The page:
The Wow Factor

TV review by
Emily Ashby, Common Sense Media
The Wow Factor TV Poster Image
UK decorating series probably won't interest kids.

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A lot or a little?

The parents' guide to what's in this TV show.

Positive Messages

The hostess explains her design process in detail, giving viewers an outline and helpful tips they can use for their own projects. She's responsive to and respectful of her clients' unique tastes and strives to reflect them in her designs.

Violence & Scariness
Sexy Stuff

Designers occasionally refer to giving rooms "sex appeal."

Language
Consumerism
Drinking, Drugs & Smoking

What parents need to know

Parents need to know that, given its home-centric subject matter, most tweens and teens probably won't be interested in this series. That said, hostess Tara Bernard does a thorough job of explaining her design process, offering viewers simple steps and helpful hints they can use themselves. She encourages her clients to confidently express their unique tastes and sets a good example by sticking to a firm budget for each project.

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What's the story?

In THE WOW FACTOR, British design consultant Tara Bernard demonstrates how combining confident style choices and thoughtful decorating techniques can create space that's uniquely yours -- on virtually any budget. In each episode, Bernard meets with a new set of clients to revamp cluttered or a poorly crafted living space and to get a sense of their personalities and budgets. Bernard and her design team then brainstorm the ideas she'll pitch to the clients. With their approval of the plans, the construction team moves in to start laying floors and painting walls, and the designers hit the streets in pursuit of furniture, fixtures, and the finishing pieces that will make the space come alive. Bernard also takes the homeowners on shopping sprees to locate items with personal appeal so their unique tastes will complement the room's design.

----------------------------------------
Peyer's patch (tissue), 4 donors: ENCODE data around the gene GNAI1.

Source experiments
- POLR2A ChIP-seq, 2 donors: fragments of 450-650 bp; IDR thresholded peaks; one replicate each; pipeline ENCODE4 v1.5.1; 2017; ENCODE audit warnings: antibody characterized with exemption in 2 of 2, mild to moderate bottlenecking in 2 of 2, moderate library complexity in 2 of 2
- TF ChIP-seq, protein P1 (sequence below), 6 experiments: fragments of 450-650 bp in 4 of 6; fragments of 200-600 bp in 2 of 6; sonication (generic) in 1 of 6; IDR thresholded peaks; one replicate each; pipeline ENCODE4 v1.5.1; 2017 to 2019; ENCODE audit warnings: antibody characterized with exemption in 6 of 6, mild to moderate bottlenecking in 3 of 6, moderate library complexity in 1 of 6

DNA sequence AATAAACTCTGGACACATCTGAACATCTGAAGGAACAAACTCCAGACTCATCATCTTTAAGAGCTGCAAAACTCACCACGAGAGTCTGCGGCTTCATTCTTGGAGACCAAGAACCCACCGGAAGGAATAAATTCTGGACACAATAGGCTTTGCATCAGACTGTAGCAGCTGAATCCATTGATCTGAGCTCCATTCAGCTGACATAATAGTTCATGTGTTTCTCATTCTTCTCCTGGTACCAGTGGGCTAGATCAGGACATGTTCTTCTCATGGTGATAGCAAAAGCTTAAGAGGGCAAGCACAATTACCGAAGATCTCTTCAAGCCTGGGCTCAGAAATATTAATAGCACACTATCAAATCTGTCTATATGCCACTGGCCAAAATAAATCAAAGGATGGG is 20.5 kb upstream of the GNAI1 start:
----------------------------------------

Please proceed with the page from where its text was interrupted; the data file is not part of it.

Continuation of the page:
Is it any good?

Because they're so involved in the planning process, the clients' reactions to the room's big reveal are usually very positive, and it's fun to see them excited about their revamped space. Bernard also tallies the cost of the materials to make sure the project stayed on budget -- which, amazingly, it always does. Viewers with a flair for contemporary design (Bernard's specialty) will enjoy watching the transformations and learning some tricks of the trade, but those who aren't into home/design shows -- which probably includes most kids -- will find the series about as compelling as watching paint dry.

Talk to your kids about ...

  • Families can talk about the educational aspect of reality TV. What can viewers learn from series like this? Can this type of show be considered "educational," or is the main objective entertainment? Who do you think is the show's target audience (design professionals, design novices, or homeowners)? What will that audience gain from tuning in? Why are shows about houses and real estate so popular with some viewers?

TV details

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